An unknown number of people died and up to 100 children were among those feared trapped after a four-storey building containing a primary school collapsed in Nigeria's commercial capital Lagos yesterday.
Workers on top of the rubble shovelled debris away as thousands of people swarmed around the site to watch, many of them angry or hysterical, with police, ambulances, Red Cross workers, fire trucks and a fork lift in their midst.
Residents said around 100 children had attended the school, which was on the top levels of the building, and that eight had been rescued so far.
A Reuters reporter saw a boy of 10 being pulled from the rubble, covered in dust but with no visible injuries, and the crowd erupted into cheers as another child was pulled out.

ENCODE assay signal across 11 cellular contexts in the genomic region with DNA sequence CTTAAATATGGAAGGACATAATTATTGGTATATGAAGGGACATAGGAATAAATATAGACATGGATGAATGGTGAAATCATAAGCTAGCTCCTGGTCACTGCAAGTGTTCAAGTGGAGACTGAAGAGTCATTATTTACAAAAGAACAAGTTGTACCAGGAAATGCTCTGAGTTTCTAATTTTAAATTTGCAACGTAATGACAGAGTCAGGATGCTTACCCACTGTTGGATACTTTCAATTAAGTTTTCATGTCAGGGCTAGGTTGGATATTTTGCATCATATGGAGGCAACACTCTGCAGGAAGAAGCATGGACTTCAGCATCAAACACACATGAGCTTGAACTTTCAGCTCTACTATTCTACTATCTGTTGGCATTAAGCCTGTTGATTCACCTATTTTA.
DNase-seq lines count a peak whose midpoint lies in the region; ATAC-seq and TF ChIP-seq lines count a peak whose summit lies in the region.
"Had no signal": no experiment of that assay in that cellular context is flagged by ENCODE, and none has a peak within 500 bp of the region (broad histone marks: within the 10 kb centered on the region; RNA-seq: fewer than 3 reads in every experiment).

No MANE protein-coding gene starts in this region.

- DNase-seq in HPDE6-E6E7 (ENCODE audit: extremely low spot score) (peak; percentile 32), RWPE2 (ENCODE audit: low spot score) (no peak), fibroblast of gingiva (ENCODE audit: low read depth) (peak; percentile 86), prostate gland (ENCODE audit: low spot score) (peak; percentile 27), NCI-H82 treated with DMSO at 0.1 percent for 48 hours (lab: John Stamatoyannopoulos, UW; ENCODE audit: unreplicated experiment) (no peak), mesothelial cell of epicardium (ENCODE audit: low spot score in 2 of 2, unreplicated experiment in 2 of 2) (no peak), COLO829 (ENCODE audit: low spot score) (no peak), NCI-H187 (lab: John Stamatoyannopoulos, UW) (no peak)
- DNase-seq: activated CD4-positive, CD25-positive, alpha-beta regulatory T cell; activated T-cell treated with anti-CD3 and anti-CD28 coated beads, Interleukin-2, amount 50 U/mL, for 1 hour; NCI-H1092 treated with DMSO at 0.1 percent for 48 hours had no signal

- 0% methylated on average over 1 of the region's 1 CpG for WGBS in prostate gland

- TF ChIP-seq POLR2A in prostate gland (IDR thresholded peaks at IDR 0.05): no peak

Lagos Governor Akinwuni Ambode visited the site and offered commiserations to bereaved families, but did not say how many had died.
A spokesman for the National Emergency Management Agency's southwest region said many people including children were believed to be trapped.
The Lagos emergency management agency said 10 people had been recovered alive so far.
Ambode said the school had been set up illegally and that buildings in the area were undergoing integrity testing.
The building was in the Ita-faji area of Lagos island, the original heart of the lagoon city before it expanded onto the mainland. Local resident Yomi Olaniyi, 42, said four buildings had collapsed in the area in the past few years.